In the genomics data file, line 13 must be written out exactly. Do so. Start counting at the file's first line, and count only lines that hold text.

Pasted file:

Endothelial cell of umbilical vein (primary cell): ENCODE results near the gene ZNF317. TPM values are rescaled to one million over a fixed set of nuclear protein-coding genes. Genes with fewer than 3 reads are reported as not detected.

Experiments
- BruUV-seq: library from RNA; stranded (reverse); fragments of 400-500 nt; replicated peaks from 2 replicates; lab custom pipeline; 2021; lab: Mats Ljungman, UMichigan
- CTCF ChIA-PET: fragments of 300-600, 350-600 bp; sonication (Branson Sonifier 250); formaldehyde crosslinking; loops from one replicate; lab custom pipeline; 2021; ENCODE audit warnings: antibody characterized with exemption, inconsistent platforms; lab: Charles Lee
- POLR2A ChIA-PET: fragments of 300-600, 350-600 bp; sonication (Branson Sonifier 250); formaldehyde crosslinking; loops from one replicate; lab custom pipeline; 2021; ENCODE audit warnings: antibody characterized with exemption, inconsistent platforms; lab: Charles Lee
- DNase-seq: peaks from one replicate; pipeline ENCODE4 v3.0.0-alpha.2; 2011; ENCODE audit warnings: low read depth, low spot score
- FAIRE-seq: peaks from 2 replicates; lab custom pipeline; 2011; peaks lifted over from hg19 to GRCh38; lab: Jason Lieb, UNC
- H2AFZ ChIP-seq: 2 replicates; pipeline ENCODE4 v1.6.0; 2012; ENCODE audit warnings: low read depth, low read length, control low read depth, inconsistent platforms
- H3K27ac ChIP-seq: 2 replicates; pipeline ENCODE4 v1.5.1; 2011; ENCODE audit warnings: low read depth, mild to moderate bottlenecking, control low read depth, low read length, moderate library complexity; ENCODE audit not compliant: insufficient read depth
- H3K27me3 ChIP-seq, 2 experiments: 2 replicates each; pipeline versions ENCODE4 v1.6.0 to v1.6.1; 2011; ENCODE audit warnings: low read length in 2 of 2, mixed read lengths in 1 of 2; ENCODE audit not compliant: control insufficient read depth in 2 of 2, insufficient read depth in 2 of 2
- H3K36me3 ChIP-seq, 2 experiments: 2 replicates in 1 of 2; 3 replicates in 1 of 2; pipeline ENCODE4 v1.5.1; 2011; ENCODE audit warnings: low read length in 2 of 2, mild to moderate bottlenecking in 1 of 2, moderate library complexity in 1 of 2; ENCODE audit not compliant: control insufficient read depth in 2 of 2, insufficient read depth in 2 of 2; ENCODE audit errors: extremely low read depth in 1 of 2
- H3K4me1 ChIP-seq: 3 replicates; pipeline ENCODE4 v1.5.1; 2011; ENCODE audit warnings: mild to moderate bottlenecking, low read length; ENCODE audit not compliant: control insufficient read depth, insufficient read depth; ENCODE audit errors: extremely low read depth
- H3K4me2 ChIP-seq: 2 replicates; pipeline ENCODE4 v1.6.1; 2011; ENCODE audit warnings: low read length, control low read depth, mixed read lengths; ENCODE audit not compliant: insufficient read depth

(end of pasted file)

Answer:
- H3K4me2 ChIP-seq: 2 replicates; pipeline ENCODE4 v1.6.1; 2011; ENCODE audit warnings: low read length, control low read depth, mixed read lengths; ENCODE audit not compliant: insufficient read depth